Report on the Presidents Task Force on Human Trafficking

The United States Advisory Council on Human Trafficking Annual Report for 2016 was released mid-October. The 28 page report discusses achievements and needed efforts in combatting this modern slavery.

By C J Oakes, October 24, 2016

The Presidents Interagency Task Force on Human Trafficking met today for the last time under the Obama Administration.

Sec. John Kerry spoke on the matter, stating his hope that the next Presidential administration will continue the work started in 2000. He mirrored that in 2013, President Obama added various initiatives to further encourage and expand efforts to end human trafficking. He said that trafficking is “a multi-billion dollar enterprise” spanning nearly every nation. He also stated that human trafficking “is common, unfortunately.”

Human Trafficking is Far Too Common

Secretary Kerry noted that,

“We have a moral imperative to do all we can…but we also have a strategic reason.”

Indeed, as various agency heads went on to show, human trafficking and the problems it creates for society span nearly every aspect of life, not only in the United States, but elsewhere. All spoke of the need to continue working to raise awareness of the problem.

Trafficking In Persons Report Map 2010
Trafficking In Persons Report Map 2010 (Photo credit: Wikipedia)

In an era where slavery has legally ended, more than 20 million persons worldwide are kept as slaves. According to, citing the State Department, nearly 800,000 persons are trafficked across borders each year. Of these, 80% are female, half children…many are sold into sex slavery operations and not just in foreign markets. Such slavery occurs in the United States as well.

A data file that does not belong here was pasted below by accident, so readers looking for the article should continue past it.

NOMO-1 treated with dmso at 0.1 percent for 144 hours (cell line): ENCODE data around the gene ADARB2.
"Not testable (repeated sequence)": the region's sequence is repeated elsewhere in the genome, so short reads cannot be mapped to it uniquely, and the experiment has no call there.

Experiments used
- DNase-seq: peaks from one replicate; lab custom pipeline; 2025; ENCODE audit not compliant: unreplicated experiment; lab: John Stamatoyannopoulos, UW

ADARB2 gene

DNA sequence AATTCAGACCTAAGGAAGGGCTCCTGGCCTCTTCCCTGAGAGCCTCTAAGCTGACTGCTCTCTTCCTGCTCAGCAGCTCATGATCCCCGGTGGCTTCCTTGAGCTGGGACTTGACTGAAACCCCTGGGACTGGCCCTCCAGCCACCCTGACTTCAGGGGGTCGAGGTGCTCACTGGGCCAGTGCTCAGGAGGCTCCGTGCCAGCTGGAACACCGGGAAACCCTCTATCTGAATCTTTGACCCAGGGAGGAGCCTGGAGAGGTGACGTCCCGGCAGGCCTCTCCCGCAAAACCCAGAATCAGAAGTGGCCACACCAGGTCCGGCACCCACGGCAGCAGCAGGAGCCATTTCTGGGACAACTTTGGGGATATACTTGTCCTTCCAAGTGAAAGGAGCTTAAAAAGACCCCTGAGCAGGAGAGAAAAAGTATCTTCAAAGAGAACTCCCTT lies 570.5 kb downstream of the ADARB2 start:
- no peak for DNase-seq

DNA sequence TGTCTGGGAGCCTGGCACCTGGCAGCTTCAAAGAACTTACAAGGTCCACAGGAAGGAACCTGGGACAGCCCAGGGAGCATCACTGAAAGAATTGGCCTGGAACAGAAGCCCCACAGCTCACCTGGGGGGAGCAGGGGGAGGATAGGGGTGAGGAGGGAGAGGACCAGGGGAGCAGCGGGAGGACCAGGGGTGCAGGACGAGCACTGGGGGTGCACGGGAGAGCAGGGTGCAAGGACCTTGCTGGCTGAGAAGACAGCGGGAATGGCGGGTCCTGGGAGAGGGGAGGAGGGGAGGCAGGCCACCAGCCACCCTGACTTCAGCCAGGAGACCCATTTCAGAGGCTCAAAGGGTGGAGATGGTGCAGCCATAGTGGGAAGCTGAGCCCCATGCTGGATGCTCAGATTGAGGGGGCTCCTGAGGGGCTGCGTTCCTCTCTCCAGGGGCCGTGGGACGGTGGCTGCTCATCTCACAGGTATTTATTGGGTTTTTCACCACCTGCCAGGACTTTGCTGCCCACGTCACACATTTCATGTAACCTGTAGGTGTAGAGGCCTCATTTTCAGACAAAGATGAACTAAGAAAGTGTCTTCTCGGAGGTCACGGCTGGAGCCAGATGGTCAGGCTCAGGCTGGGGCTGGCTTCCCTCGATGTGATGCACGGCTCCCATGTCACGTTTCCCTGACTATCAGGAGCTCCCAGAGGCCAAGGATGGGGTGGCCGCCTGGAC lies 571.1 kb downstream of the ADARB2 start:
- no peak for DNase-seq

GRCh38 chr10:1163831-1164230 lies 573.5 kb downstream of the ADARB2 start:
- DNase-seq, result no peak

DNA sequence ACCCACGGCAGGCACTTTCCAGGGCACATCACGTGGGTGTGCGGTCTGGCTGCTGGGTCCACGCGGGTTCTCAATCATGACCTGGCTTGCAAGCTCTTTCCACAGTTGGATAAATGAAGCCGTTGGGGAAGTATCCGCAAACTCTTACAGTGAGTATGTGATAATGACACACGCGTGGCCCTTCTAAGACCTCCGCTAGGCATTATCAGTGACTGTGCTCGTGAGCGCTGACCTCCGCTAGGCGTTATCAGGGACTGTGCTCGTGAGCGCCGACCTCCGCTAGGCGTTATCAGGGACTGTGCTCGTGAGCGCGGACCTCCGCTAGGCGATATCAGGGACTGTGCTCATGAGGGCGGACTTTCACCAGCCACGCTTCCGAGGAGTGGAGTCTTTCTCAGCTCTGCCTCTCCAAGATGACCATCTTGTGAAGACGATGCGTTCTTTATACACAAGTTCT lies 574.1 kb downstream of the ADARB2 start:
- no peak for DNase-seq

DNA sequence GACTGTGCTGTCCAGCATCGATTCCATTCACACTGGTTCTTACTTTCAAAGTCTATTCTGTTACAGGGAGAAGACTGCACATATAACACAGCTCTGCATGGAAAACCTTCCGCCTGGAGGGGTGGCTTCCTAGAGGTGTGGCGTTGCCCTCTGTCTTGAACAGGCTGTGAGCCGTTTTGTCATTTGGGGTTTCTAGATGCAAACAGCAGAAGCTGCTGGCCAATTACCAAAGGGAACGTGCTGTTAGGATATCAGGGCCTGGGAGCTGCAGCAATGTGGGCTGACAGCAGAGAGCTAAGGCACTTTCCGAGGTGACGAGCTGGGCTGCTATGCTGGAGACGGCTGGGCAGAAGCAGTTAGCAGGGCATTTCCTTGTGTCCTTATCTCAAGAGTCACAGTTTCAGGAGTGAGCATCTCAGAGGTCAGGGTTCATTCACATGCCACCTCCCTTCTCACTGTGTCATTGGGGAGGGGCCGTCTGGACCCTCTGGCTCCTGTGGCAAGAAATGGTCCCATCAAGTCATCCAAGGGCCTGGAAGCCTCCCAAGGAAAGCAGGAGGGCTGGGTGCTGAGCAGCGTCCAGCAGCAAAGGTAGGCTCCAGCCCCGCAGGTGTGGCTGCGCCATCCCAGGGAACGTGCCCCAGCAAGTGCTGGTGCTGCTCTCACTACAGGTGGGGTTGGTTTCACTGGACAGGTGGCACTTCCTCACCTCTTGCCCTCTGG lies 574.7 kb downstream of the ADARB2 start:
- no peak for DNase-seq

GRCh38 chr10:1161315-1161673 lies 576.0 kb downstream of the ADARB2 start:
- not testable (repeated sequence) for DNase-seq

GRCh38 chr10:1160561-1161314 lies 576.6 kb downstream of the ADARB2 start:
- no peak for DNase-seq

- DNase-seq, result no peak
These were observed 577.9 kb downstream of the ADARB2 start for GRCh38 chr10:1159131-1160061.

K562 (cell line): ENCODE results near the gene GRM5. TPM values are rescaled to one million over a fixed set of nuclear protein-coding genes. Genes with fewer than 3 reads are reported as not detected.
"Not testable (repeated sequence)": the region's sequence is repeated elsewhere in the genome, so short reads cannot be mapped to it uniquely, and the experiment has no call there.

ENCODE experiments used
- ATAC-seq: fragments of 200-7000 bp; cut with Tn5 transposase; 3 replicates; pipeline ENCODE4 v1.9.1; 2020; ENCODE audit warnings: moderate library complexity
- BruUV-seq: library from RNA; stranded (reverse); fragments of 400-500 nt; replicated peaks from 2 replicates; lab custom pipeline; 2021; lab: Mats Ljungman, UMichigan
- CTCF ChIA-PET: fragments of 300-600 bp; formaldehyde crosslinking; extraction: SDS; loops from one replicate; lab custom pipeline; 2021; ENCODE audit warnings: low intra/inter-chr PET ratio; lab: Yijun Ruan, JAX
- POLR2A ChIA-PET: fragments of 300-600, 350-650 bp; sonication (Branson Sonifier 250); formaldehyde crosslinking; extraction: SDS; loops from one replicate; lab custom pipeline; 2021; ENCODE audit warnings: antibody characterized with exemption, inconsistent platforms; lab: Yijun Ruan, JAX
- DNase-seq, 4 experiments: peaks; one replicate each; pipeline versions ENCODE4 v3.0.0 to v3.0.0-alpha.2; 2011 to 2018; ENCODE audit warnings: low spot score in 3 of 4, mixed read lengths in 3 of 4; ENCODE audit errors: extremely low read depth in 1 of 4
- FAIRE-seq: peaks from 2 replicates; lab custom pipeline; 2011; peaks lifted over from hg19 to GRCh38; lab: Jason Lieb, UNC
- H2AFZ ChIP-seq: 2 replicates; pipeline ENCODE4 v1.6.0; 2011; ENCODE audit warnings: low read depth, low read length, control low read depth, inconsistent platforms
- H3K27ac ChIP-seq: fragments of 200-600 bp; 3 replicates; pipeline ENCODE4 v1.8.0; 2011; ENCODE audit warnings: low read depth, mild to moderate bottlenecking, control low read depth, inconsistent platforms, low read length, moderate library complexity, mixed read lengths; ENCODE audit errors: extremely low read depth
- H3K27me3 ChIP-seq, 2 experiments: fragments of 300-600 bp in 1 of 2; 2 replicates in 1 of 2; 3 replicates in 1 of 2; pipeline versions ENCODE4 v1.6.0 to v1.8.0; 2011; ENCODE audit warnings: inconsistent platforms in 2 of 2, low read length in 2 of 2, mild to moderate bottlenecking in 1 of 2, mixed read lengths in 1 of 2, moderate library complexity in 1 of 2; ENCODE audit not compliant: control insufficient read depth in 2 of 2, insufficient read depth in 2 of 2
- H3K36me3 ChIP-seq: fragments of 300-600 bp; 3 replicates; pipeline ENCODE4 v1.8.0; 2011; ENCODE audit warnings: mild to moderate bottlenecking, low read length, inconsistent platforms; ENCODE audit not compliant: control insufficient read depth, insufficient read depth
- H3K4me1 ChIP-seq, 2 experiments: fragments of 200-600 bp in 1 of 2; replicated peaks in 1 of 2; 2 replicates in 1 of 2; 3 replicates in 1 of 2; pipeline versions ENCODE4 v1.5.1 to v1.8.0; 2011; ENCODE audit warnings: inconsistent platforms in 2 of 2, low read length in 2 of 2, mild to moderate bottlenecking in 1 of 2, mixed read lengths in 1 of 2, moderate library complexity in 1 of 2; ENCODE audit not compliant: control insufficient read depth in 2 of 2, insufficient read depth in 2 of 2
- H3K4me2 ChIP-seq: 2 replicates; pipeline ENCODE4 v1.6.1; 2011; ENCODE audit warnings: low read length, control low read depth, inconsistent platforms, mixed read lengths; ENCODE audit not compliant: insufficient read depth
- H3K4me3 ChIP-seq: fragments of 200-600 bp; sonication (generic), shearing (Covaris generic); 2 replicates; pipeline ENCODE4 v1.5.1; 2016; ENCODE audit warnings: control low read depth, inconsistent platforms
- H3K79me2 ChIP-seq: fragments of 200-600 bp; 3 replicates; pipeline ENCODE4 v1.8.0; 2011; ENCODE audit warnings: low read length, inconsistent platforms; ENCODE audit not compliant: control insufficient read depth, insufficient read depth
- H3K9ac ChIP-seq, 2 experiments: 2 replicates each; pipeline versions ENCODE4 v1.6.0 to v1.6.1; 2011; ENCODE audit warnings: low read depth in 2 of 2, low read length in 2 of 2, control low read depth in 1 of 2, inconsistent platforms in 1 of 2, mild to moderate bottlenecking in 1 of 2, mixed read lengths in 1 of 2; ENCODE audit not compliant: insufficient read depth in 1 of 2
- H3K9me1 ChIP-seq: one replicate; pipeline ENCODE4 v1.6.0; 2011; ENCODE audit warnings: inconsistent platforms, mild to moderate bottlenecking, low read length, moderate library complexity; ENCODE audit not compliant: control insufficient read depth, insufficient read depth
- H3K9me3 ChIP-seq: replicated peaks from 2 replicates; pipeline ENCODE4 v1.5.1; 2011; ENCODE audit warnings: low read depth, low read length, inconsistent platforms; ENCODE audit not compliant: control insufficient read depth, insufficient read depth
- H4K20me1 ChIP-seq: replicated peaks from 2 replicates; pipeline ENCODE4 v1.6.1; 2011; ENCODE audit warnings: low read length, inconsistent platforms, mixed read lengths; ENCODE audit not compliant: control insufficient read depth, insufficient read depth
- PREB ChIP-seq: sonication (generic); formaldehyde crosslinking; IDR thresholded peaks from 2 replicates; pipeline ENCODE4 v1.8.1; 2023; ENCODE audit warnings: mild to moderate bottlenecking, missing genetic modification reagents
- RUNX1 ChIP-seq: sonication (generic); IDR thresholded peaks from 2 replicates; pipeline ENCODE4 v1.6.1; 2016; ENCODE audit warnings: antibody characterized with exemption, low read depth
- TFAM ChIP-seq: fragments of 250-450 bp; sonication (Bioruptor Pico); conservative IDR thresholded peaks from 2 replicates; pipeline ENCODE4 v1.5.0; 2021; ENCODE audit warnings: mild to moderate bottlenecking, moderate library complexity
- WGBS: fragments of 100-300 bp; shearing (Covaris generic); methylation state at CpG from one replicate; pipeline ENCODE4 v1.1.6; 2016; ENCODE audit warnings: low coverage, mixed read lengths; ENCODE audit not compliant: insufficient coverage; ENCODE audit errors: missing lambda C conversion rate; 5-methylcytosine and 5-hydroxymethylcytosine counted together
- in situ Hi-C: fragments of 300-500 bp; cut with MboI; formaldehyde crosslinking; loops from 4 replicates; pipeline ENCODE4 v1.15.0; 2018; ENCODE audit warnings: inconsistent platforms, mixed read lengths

In announcing the Achievements of the year, some of the highlights included increased

The trafficking task force also noted the importance of having survivors on local and regional boards.

Secretary Kerry announced Citation for, calling four persons to the front to receive their honors. These were:

Council Co-Chair Harold Desousa then spoke, giving his perspective on this modern form of slavery. Originally from India, he is a survivor of human trafficking/slavery. Mr. Desousa was promised a factory job in the U.S. but on arrival was made a slave. He provided encouraging words for anyone faced with such a situation. He stated,

“In slavery, life is changed, not ended. “

(Side note: Although many readers may wonder how his words could help those enslaved by human traffickers? Simple. People on vacation can find themselves captives of human traffickers; job seekers; and really, anyone can become a victim. Trafficking is an international organized crime which can impact anyone at any time, especially children and young adults.)

DOJ, FBI, and EOC Comments on Human Trafficking

Attorney General Lynch then explained that the U.S. Department of Justice DOJ in collaboration with Mexican Authorities have $49 Million in grants have been made available, to be divided among both law enforcement agencies involved in anti-trafficking and victim services.